U.S., Afghan troops kill 40 militants

This week, President Barack Obama and senior policy advisers are deciding whether to further escalate the conflict in Afghanistan after adding 21,000 troops earlier this year. Congress is divided on the issue. Brennan Linsley / AP
/ Source: The Associated Press

American and Afghan troops swept through forested mountains in eastern Afghanistan on Tuesday, killing 40 militant fighters in a hunt for insurgents responsible for one of the deadliest attacks of the war on U.S. troops, the Defense Ministry said.

Ten Afghan soldiers were also killed during the operations since Monday, most of them in Nuristan province's Kamdesh district, ministry spokesman Gen. Mohammad Zahir Azimi said.

The violence was part of a spate of attacks across the nation, including a roadside bomb strike on a NATO convoy in Sayed Abad district west of Kabul that wounded two foreign soldiers, said Capt. Elizabeth Mathias, an American media officer for NATO forces.

The Obama administration is struggling to spell out a strategy to quell the conflict, including whether it should escalate it by deploying as many as 40,000 additional troops. The U.S. currently has a 65,000-strong force in Afghanistan.

The country also is nearing a resolution to August's intensely disputed presidential vote. Election workers began recounting suspect ballots Monday, and a ruling on whether President Hamid Karzai won or will face a runoff is likely next week.

Heavy casualties
Remote Kamdesh, cut off from the rest of the region with no regular phone or radio contact and few roads, is where eight Americans and two Afghan security troopers died Saturday after hundreds of Taliban militants overwhelmed their thinly manned garrisons.

Azimi said joint operations were continuing Tuesday in Kamdesh, and seven insurgents had been arrested there.

Mathias, however, said there had "not been any significant engagement" in Kamdesh since Saturday. She said U.S. and Afghan forces were still in the remote area and had not pulled out. Mathias had no details on how insurgents carried out the attack or were able to inflict such heavy casualties.

NATO said in a statement that 100 attackers were killed in Saturday's fighting. The alliance had previously said only that coalition forces inflicted "heavy casualties" while defending the outposts with artillery, airstrikes and helicopter gunships.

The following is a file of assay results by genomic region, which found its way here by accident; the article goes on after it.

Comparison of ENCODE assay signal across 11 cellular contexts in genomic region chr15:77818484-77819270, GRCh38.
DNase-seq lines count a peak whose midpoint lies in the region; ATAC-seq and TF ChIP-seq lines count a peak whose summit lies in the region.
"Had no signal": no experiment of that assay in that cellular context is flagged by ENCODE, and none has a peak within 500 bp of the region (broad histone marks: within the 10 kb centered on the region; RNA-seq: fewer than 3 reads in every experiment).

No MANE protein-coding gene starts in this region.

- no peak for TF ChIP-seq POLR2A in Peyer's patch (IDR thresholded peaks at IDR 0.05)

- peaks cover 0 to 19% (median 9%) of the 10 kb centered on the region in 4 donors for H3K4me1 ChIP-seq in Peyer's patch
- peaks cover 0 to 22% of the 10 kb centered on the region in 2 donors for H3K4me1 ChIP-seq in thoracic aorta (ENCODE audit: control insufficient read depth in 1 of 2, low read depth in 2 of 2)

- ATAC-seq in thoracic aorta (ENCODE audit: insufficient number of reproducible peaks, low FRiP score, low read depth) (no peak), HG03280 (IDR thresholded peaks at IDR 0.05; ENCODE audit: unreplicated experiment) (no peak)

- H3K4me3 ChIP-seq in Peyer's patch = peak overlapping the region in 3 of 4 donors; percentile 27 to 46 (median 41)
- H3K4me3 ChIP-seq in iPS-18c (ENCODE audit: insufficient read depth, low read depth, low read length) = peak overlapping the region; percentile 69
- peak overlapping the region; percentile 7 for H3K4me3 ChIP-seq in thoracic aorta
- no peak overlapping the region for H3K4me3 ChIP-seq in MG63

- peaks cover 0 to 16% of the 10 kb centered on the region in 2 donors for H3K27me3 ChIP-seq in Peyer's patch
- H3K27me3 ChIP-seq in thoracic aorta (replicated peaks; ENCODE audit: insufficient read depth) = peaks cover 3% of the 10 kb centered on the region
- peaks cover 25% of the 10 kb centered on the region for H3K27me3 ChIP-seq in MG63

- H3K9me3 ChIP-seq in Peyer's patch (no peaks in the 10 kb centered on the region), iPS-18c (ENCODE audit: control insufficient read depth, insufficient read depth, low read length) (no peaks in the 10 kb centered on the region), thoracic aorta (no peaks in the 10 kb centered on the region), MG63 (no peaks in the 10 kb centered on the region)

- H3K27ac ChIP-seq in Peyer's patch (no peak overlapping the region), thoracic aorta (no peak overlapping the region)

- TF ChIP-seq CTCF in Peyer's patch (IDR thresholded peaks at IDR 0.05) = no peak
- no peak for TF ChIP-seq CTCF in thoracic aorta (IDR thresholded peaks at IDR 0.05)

The bloodshed was the heaviest U.S. loss of life in a single battle since July 2008, when nine American soldiers were killed by a raid on an outpost in the same province.

Kamdesh, about 20 miles from the Pakistani border and about 150 miles from Kabul, is known to be a haven for some al-Qaida fighters and militants loyal to Afghan warlord Gulbuddin Hekmatyar, whose military chief, Kashmir Khan, has been unsuccessfully targeted by U.S. missiles over the past eight years.

NATO said Saturday's attack was carried out "by local anti-Afghan forces, while local Taliban" and Hekmatyar fighters "may have helped facilitate" it. The Taliban have claimed responsibility.

Gunbattle and grenades
In other violence Tuesday, a patrol came under small arms and rocket-propelled-grenade fire in Logar province, southwest of Kabul, but there were no casualties, Mathias said. Logar police chief Gen. Mohammed Mustafa Mosseini said the attack sparked a gunbattle that led to the arrest of at least one militant.

In London, Britain's defense ministry said one British soldier died Monday after an explosion in southern Afghanistan. The soldier was on foot patrol near the Nad Ali district center in restive Helmand province.

AP Television News video from the site of the roadside bomb attack that left two NATO troops wounded in Sayed Abad district showed a damaged armored vehicle on its side near the road, with a blown-off wheel laying in a field as international forces secured the area.

A change of strategy?
This week, President Barack Obama and senior policy advisers are deciding whether to further escalate the conflict after adding 21,000 U.S. troops earlier this year. Congress, which is divided on the issue, takes up a massive defense spending bill this week before the president will have time to settle on a direction for the war.

Defense Secretary Robert Gates appealed Monday for calm amid the intense debate over the flagging war, and for time and privacy for the president to reach a decision. Gates' remarks appeared to be an implicit rebuke of the man he helped install as the top commander in Afghanistan, Gen. Stanley McChrystal, who has been lobbying in public for additional troops.

Gates has not said whether he supports McChrystal's recommendation to expand the number of U.S. forces by as much as nearly 60 percent.

Meanwhile, a recount of suspect votes from last month's disputed presidential election continued into its second day. Election officials in Kabul inspected dozens of ballot boxes, looking for multiple ballots marked by the same hand, for tallies that didn't square with ballot papers or ballots that were still attached to each other in bundles.

A U.N.-backed fraud panel has ordered the recount of about 13 percent of polling stations following charges of massive ballot-box stuffing and suspicious vote tallies in the Aug. 20 poll. Though preliminary results show President Hamid Karzai winning outright with 54.6 percent, enough votes are considered suspect that the voiding of tainted boxes could cause Karzai to dip below the 50 percent needed to avoid a runoff.

Afghan election officials have said they expect to be able to announce results next week.

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